Some nuts and seeds that Vata individuals can include in their diet are:

    • Almonds (Soaked and blanched)
    • Cashews
    • Hazelnuts
    • Macadamia Nuts
    • Peanuts
    • Soaked Pecans and Walnuts
    • Pine Nuts
    • Pistachios
    • Pumpkin Seeds
    • Sesame Seeds
    • Sunflower Seeds
    • Chia Seeds
    • Flax Seeds

    Nuts and seeds to avoid

    Because they are relatively weighty, nuts and seeds should only be consumed in moderation in order to avoid taxing the vata’s unpredictable digestive system.

    Sweeteners for Vata Diet

    Vata individuals should choose natural sweeteners over those that have been heavily processed. The use of natural sweeteners, which still have a sweet flavour but also include warming and moist properties that calm the vata dosha is advised.

    Warming sweeteners, such as honey, jaggery, and molasses, are particularly effective at balancing vata’s propensity for coldness.

    Recommended sweeteners for vata dosha are:

    • Barley Malt
    • Date Sugar
    • Honey (raw)
    • Jaggary
    • Molasses
    • Rice Syrup
    • Sugarcane Juice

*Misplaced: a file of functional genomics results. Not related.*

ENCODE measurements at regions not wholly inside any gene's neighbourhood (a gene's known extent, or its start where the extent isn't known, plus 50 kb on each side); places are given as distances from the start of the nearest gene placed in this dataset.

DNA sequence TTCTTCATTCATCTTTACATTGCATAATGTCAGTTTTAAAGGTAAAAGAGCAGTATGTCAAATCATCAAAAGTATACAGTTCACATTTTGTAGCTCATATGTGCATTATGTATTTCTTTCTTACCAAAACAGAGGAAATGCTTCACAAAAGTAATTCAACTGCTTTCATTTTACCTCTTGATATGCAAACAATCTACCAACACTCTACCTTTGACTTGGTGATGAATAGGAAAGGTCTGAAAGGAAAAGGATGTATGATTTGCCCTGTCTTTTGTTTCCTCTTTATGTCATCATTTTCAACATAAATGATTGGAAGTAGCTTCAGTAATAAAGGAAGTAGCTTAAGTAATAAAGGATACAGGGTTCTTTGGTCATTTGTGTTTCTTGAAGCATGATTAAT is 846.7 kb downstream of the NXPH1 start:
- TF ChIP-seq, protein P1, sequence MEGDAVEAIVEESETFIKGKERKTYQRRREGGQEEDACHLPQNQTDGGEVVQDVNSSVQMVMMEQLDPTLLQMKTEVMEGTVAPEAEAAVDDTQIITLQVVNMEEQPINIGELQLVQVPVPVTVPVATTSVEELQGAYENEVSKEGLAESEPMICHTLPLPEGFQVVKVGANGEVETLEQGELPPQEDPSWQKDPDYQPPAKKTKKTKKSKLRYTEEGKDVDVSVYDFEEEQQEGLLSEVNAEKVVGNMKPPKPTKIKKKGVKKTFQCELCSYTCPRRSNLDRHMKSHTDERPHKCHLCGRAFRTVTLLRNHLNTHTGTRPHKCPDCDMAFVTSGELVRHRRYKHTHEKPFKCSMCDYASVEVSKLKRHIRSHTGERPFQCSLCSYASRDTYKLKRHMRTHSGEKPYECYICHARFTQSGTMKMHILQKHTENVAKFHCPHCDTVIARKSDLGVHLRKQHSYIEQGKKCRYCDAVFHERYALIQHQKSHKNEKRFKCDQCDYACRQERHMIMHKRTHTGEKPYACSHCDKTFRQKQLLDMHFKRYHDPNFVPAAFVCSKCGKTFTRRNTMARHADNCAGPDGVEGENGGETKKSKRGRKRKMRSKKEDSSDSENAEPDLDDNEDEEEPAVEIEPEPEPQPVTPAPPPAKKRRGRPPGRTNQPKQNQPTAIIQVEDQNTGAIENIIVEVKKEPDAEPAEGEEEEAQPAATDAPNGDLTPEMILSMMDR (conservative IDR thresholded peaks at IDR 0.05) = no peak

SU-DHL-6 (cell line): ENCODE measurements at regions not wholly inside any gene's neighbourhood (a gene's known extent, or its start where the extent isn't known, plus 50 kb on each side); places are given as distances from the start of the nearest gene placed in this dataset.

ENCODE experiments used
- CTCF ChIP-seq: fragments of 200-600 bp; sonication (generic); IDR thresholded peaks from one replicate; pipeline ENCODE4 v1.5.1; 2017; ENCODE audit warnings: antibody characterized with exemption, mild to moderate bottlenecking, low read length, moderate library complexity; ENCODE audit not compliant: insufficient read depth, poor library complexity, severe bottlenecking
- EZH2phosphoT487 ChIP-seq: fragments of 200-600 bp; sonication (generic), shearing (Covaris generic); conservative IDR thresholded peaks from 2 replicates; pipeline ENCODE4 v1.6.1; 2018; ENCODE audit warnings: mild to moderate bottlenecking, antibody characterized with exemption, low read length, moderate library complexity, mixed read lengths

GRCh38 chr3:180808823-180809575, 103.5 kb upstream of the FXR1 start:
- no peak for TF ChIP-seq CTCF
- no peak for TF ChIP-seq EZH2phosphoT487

Sweeteners to avoid

    In general, it’s recommended to stay away from big amounts of refined sugar. However, honey can be depleted if used excessively and is also extremely astringent.

    • Artificial Sweeteners
    • White Sugar
    • Honey (heated or cooked)
    • Fructose

    Spices for Vata Diet

    As they aid in igniting the digestive fire and prime the gastrointestinal tract for food intake, absorption, and digestion, spices are crucial for healthy digestion.
    The majority of spices are great for vata, as long as you don’t use too much cayenne, chile, or other spicy spices in any of your foods.

    Spices that are advised for vata doshas are:

    • Ajwan
    • Allspice
    • Turmeric
    • Cardamom
    • Cinnamon
    • Cloves
    • Black Pepper
    • Fennel
    • Garlic
    • Ginger
    • Paprika
    • Parsley

    Spices to avoid

    Spices that have astringent, pungent, bitter, and extremely hot should be completely avoided. Examples of spices that should be avoided.

    • Chili Powder
    • Neem Leaves
    • Fenugreek
    • Hing (Asafoetida)
    • Cayenne Pepper

    Recommended vata dosha meals

    A Vata diet is just a blend of extremely nourishing and satisfying foods that will increase your hunger, help good digestion, support elimination, and nourish your body.

    Vata is balanced by routine, therefore eating three complete meals each day (about at the same times each day) significantly balances aggravated vata and supports sensitive digestion.